6. Scaling up of life skills based education in Pakistan: a case study

    Young people between the ages of 10 and 19 make up 23% of Pakistan's population. In Pakistan, young people face many challenges in terms of sexual and reproductive health (SRH) issues. These include early marriage and pregnancy, low use of contraception, use of unsafe abortion, lack of relevant information and poor knowledge about bodily development including puberty and menstruation, sexuality, reproduction and HIV. …

  7. Sexuality education in India: examining the rhetoric, rethinking the future

    Comprehensive sexuality education (CSE) has been recognised globally as key to helping young people assert their sexual and reproductive rights. In India too, there is growing awareness of the importance of providing CSE not only to reduce sexually transmitted infections, unintended pregnancies and abortions but also to teach important life skills. Simultaneously, lack of political will and conflicting interests among certain religious and political factions have ensured that no uniform CSE curriculum has been implemented throughout the country. …

  8. Sexual and reproductive health and rights for the next decades: What's been achieved? What lies ahead?

    This Global Public Health Special Issue ‘SRHR for the next decades: What's been achieved? What lies ahead?’ assesses progress 20 years after the 1994 International Conference on Population and Development (ICPD), which established the sexual and reproductive health and rights framework for population and health policy (United Nations [UN], 1995). …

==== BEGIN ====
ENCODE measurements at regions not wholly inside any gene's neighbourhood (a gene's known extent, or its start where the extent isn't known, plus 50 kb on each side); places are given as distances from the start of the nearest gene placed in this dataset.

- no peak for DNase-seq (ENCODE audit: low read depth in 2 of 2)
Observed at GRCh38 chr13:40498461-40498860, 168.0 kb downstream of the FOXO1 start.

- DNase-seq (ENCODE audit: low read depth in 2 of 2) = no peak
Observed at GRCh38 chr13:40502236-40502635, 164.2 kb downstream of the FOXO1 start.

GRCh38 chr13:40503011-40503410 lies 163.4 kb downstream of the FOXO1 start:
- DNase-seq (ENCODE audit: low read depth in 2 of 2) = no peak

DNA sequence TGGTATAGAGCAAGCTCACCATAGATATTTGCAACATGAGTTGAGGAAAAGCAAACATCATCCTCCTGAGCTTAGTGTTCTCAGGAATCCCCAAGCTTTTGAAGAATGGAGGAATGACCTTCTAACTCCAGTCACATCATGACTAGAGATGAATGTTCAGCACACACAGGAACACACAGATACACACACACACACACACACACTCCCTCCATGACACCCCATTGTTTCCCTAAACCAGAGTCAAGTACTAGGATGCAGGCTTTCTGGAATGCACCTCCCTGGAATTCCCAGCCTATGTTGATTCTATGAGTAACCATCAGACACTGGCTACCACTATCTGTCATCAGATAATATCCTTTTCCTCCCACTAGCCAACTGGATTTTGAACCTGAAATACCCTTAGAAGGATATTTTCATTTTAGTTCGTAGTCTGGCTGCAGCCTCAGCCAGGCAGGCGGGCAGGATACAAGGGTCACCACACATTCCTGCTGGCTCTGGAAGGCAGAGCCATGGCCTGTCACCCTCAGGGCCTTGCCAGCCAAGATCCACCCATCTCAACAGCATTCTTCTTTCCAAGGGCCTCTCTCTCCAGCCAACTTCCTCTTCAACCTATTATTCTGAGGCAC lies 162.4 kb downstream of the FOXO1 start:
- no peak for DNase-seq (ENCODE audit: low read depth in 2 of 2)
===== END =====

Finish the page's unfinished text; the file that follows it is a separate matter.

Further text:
9. Doing harm in the name of protection: menstruation as a topic for sex education

    Pubertal changes in girls and boys are treated differently in school materials in New Zealand. Girls are taught about menstruation in a scientific manner oriented towards reproduction, hygiene and personal stress. Boys receive more positive information about 'exciting' and 'powerful' bodily changes which they can enjoy. The picture of growing up which girls receive is relatively bleak, and is out of touch with the realities of their own lives and those of adult women around them. …

  10. A critical analysis of UNESCO's International Technical Guidance on school-based education for puberty and sexuality

    Preparing children and adolescents for sexual safety and reproductive responsibility lies at the heart and purpose of puberty/sexuality education. The document of International Technical Guidance released by UNESCO in December 2009 aims to provide an evidence-based and rights-based platform offering children and adolescents vital knowledge about relationships, sexuality, reproduction and HIV/AIDS, within a structured teaching and learning process in the compulsory school years. …

  11. Can the Internet be used effectively to provide sex education to young people in China?